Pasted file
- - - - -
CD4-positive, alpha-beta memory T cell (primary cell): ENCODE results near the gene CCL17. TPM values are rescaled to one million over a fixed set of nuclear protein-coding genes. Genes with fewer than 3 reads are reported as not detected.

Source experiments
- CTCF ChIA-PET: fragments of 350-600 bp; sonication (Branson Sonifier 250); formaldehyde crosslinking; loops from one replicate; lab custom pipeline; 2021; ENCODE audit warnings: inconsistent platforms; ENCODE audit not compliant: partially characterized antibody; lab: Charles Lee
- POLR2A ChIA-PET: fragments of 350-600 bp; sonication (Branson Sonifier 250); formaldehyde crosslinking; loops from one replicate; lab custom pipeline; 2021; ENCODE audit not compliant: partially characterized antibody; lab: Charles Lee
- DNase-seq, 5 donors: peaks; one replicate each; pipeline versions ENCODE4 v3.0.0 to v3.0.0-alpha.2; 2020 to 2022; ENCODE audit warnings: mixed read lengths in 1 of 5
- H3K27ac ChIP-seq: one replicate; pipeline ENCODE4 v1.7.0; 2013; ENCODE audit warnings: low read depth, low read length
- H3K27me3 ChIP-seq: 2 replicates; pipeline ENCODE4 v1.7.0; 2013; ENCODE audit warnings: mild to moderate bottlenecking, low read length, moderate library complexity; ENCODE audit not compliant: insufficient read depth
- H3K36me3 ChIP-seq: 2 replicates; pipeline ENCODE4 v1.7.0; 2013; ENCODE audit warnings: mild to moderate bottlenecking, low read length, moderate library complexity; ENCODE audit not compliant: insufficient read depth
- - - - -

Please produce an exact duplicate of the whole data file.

CD4-positive, alpha-beta memory T cell (primary cell): ENCODE results near the gene CCL17. TPM values are rescaled to one million over a fixed set of nuclear protein-coding genes. Genes with fewer than 3 reads are reported as not detected.

Source experiments
- CTCF ChIA-PET: fragments of 350-600 bp; sonication (Branson Sonifier 250); formaldehyde crosslinking; loops from one replicate; lab custom pipeline; 2021; ENCODE audit warnings: inconsistent platforms; ENCODE audit not compliant: partially characterized antibody; lab: Charles Lee
- POLR2A ChIA-PET: fragments of 350-600 bp; sonication (Branson Sonifier 250); formaldehyde crosslinking; loops from one replicate; lab custom pipeline; 2021; ENCODE audit not compliant: partially characterized antibody; lab: Charles Lee
- DNase-seq, 5 donors: peaks; one replicate each; pipeline versions ENCODE4 v3.0.0 to v3.0.0-alpha.2; 2020 to 2022; ENCODE audit warnings: mixed read lengths in 1 of 5
- H3K27ac ChIP-seq: one replicate; pipeline ENCODE4 v1.7.0; 2013; ENCODE audit warnings: low read depth, low read length
- H3K27me3 ChIP-seq: 2 replicates; pipeline ENCODE4 v1.7.0; 2013; ENCODE audit warnings: mild to moderate bottlenecking, low read length, moderate library complexity; ENCODE audit not compliant: insufficient read depth
- H3K36me3 ChIP-seq: 2 replicates; pipeline ENCODE4 v1.7.0; 2013; ENCODE audit warnings: mild to moderate bottlenecking, low read length, moderate library complexity; ENCODE audit not compliant: insufficient read depth